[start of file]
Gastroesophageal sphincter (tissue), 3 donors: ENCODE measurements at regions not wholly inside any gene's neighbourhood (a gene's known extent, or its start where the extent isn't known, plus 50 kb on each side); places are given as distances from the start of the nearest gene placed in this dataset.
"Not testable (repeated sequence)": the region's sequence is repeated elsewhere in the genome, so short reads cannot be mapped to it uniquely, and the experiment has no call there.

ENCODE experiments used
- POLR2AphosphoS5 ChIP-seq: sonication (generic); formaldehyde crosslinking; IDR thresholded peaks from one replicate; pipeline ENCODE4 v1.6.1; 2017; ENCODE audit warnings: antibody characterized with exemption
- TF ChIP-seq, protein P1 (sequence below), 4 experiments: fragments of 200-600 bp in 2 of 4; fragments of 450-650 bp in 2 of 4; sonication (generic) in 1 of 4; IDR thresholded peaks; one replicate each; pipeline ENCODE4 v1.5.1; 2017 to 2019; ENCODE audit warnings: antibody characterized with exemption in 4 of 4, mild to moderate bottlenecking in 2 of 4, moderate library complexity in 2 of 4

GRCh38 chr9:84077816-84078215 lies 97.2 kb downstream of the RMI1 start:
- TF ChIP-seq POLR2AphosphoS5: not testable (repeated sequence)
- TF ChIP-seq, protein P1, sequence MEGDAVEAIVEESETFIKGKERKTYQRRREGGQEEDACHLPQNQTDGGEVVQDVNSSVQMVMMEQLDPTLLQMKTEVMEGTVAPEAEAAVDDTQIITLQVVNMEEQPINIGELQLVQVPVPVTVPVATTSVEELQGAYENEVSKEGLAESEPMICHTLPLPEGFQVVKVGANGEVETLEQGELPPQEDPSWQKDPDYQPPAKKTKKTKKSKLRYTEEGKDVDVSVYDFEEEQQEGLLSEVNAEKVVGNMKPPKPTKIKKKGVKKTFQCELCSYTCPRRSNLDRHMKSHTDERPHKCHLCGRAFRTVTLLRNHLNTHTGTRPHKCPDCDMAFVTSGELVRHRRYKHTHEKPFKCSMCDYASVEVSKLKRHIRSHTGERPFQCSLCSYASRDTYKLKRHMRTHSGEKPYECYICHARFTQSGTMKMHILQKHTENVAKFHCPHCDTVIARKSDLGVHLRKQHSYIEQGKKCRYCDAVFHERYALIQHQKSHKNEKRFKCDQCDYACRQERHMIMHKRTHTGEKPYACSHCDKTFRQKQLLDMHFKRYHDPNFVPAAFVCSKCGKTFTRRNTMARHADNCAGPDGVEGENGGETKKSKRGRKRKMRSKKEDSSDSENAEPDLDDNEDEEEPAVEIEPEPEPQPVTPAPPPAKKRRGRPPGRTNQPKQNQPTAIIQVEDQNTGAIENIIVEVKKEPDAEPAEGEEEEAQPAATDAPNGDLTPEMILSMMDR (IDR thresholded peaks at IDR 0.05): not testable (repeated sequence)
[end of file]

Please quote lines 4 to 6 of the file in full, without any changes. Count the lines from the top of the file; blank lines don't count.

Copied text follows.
- POLR2AphosphoS5 ChIP-seq: sonication (generic); formaldehyde crosslinking; IDR thresholded peaks from one replicate; pipeline ENCODE4 v1.6.1; 2017; ENCODE audit warnings: antibody characterized with exemption
- TF ChIP-seq, protein P1 (sequence below), 4 experiments: fragments of 200-600 bp in 2 of 4; fragments of 450-650 bp in 2 of 4; sonication (generic) in 1 of 4; IDR thresholded peaks; one replicate each; pipeline ENCODE4 v1.5.1; 2017 to 2019; ENCODE audit warnings: antibody characterized with exemption in 4 of 4, mild to moderate bottlenecking in 2 of 4, moderate library complexity in 2 of 4

GRCh38 chr9:84077816-84078215 lies 97.2 kb downstream of the RMI1 start: